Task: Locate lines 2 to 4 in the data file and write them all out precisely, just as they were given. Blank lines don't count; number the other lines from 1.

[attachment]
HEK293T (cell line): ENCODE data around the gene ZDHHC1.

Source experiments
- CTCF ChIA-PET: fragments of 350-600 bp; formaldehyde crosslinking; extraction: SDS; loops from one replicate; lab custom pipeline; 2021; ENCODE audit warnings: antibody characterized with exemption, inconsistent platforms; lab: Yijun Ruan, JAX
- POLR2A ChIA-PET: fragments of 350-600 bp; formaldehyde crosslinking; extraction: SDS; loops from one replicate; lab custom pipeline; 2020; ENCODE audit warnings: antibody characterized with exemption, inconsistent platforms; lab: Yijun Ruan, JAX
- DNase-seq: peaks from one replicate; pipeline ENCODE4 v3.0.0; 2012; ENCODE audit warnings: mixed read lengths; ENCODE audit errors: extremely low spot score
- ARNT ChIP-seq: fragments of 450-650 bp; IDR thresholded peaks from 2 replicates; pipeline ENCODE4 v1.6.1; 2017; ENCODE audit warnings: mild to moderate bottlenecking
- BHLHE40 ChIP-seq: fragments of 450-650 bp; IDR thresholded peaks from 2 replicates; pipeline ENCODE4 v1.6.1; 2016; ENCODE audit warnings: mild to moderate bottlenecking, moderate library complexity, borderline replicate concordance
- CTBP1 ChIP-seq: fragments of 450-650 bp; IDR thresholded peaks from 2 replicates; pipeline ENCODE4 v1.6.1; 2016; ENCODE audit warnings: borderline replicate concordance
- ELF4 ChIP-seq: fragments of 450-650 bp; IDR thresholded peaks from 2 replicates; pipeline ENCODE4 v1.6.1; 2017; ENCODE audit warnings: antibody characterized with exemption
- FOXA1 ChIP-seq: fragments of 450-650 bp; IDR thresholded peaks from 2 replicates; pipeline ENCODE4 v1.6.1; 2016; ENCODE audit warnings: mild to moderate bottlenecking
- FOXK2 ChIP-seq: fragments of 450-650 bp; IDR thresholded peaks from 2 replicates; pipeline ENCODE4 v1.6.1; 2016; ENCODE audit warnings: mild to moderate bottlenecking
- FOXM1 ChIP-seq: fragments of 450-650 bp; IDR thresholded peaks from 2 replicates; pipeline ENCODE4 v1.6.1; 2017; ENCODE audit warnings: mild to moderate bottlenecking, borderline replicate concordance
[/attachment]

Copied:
Source experiments
- CTCF ChIA-PET: fragments of 350-600 bp; formaldehyde crosslinking; extraction: SDS; loops from one replicate; lab custom pipeline; 2021; ENCODE audit warnings: antibody characterized with exemption, inconsistent platforms; lab: Yijun Ruan, JAX
- POLR2A ChIA-PET: fragments of 350-600 bp; formaldehyde crosslinking; extraction: SDS; loops from one replicate; lab custom pipeline; 2020; ENCODE audit warnings: antibody characterized with exemption, inconsistent platforms; lab: Yijun Ruan, JAX